The best spaghetti sauce in the west… MINE.

I grew up with the succulent scent of homemade spaghetti sauce filling the air. I’m talking all-day on-the-stove torment pushing the bounds of any little girl’s patience*. I’m pretty sure the original recipe came from my Malvini great-grandparents, which makes sense as they emigrated** directly from the “old country” as they say (on TV).  Dad’s got a variation, mom’s got a variation and now Shawna does, too. As the process is somewhat labor intensive, I seem to delay sauce making for years at a time. But thanks to my new 20-quart stock pot, I may not run out of sauce until 2020 which is good because this sauce is the best ever. Ever, ever. (Always modest with my cooking you know.)

I digress.

If you have an hour or so to prep and a few hours to simmer, you will not be disappointed! (Note, the proportions listed below are approximate. Scale to fit and/or adjust to taste.)

Shawna’s Spaghetti Sauce

Do not less the mess of ingredients intimidate you!


  • Lots of canned*** tomato sauce. I used 10 16-oz cans because they were languishing in my pantry and again, I planned to make a gallon or two. I think my mom uses a couple 28-oz cans.
  • Crushed tomatoes. For me, 1 28-oz can did the trick.
  • Diced tomatoes. I tossed in two or three 16-oz cans of petite diced tomatoes. I am less enthralled with giant chunks of tomato myself and avoid larger cuts.
  • Tomato paste. I went with a large can which really seemed to improve sauce thickness. (First day sauce tends to be thin for me.)
  • Black olives, sliced. I’m an olive fanatic. I used one 16-oz can and could’ve included two.
  • Mushrooms, sliced. My favorite! I tend to default to white buttons, but for this recipe, I mixed two 10-oz packages of baby bellas and buttons. Delish!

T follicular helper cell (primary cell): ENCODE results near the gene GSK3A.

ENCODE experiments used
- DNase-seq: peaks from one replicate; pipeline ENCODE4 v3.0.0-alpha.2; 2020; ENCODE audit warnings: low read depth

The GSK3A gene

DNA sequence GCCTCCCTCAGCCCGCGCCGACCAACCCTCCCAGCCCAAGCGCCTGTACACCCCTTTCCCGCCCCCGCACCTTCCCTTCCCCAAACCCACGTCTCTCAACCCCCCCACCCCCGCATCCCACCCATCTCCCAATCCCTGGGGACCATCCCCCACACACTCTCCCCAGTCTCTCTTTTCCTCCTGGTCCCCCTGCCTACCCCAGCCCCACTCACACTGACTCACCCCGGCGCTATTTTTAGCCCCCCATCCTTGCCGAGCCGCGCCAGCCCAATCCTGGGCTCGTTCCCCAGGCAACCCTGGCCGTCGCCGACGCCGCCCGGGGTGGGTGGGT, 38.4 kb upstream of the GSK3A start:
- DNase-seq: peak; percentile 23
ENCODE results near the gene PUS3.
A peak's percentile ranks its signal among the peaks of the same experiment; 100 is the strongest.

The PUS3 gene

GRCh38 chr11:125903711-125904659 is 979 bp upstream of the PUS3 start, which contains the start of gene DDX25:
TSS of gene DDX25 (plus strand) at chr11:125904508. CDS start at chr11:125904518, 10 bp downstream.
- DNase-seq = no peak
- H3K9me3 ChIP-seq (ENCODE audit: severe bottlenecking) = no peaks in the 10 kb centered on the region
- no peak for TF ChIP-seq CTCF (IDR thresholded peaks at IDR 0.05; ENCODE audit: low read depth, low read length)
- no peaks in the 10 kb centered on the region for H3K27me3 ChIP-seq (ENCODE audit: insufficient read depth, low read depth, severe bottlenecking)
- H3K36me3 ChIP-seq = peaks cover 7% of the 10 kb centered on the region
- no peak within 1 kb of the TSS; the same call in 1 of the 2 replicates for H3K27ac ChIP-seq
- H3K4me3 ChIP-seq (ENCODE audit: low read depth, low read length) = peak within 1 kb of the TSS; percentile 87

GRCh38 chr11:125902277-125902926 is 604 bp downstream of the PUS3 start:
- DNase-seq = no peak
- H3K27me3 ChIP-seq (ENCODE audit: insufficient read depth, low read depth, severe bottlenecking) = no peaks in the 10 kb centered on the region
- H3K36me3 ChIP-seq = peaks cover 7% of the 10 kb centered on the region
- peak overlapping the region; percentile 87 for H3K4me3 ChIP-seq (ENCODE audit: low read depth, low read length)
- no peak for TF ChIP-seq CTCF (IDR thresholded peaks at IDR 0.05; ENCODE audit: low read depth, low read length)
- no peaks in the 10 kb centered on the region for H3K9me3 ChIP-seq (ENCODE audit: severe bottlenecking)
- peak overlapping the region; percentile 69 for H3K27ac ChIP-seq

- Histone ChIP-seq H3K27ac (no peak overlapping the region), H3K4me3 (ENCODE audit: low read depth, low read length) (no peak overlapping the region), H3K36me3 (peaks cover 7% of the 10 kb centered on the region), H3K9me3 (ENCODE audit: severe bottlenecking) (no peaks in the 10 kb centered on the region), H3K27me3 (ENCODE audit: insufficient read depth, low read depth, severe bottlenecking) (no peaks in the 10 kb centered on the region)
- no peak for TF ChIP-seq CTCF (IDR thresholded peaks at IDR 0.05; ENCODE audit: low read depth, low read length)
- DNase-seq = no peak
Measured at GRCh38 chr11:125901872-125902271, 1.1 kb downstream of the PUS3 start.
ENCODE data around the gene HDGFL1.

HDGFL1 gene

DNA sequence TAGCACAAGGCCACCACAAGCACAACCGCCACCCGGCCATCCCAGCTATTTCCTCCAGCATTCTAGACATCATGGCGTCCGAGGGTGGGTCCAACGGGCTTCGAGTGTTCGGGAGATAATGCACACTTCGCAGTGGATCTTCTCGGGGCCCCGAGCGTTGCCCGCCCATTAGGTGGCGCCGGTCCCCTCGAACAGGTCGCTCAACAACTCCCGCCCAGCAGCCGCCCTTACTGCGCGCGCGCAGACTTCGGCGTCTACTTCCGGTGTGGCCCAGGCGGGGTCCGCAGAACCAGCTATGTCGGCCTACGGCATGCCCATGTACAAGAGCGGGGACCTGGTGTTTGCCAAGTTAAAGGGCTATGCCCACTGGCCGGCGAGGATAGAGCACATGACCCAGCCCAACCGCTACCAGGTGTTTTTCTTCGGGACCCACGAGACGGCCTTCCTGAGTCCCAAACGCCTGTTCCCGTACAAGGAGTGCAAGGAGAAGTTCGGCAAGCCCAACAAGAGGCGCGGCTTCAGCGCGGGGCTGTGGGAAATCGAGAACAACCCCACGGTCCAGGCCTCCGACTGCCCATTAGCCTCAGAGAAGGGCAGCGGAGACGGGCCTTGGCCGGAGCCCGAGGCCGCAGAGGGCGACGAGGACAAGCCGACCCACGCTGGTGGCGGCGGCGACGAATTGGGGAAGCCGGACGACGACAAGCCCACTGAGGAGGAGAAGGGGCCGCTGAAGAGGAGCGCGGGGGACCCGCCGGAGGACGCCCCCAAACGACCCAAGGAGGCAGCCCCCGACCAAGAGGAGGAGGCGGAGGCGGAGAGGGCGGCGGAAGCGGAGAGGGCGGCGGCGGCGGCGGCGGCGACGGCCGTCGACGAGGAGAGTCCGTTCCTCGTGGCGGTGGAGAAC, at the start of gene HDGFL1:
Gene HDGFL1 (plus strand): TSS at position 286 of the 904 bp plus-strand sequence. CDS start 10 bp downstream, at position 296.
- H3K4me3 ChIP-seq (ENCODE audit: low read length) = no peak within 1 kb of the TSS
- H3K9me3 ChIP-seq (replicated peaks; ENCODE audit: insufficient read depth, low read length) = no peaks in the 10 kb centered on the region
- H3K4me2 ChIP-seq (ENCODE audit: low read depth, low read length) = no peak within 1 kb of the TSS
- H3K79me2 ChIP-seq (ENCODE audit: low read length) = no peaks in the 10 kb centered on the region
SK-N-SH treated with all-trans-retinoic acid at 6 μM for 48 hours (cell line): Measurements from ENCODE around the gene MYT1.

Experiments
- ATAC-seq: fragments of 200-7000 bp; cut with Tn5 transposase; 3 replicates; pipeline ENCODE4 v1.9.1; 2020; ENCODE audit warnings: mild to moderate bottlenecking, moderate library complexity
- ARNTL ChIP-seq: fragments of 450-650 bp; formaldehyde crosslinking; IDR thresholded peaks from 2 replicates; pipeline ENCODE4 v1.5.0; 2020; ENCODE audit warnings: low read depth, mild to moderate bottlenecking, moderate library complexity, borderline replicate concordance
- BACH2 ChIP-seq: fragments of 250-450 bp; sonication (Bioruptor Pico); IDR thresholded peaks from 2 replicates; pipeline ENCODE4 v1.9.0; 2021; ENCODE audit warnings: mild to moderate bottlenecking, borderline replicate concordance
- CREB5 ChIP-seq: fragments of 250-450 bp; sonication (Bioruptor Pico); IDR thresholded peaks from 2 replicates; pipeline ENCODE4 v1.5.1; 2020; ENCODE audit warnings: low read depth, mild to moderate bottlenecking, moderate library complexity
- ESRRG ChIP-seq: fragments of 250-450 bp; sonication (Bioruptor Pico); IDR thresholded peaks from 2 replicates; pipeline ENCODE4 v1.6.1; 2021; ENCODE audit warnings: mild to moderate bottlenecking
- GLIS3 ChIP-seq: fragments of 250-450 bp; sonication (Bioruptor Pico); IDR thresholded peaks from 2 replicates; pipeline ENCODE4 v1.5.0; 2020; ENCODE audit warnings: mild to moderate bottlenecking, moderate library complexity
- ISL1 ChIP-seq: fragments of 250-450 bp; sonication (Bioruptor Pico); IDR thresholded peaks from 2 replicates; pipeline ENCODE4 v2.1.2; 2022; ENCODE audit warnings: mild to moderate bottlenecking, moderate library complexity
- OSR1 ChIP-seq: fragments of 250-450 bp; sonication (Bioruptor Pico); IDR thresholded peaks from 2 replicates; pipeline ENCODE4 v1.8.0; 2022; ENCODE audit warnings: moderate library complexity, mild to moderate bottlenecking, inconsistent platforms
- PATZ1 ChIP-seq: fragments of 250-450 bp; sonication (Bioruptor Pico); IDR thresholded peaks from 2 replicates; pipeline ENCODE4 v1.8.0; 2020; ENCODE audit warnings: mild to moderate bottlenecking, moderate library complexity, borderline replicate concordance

• Red onion, chopped. Since I shop at Costco, I had two gigantic red onions to slice.
  • Garlic, pressed or diced. No messing around here. At least 10-15 cloves of garlic, smashed.
  • Italian sausage links. Normally I get the spicy Italian but sweet was on sale. I used one package, although for the scale of my sauce, I’d use two next time.
  • Hamburger. Ditto the sausage comment. I used one pound and would’ve preferred a bit more.
  • Red wine. I incorporated a cup into the sauce and a generous splash into the sautéed mushrooms. The alcohol cooks away and leaves a beautiful, rich flavor behind.
  • Italian seasoning, oregano, salt, pepper, cayenne, red pepper flakes. Heavy on the Italian seasoning, oregano and pepper. I also threw in a few cubes of frozen basil at the end for lack of fresh. A bit of salt to taste and cayenne and red pepper for bite. You may fear the spice, but the hot ones add a nice edge without the burn. I probably added a tablespoon of flakes and a teaspoon of cayenne. Don’t be shy!
  • Sugar. To cut the acid, I sprinkled in a few tablespoons sugar.
  • Butter or olive oil. To saute the mushrooms, I melted two tablespoons of butter. Olive oil would work fine, too.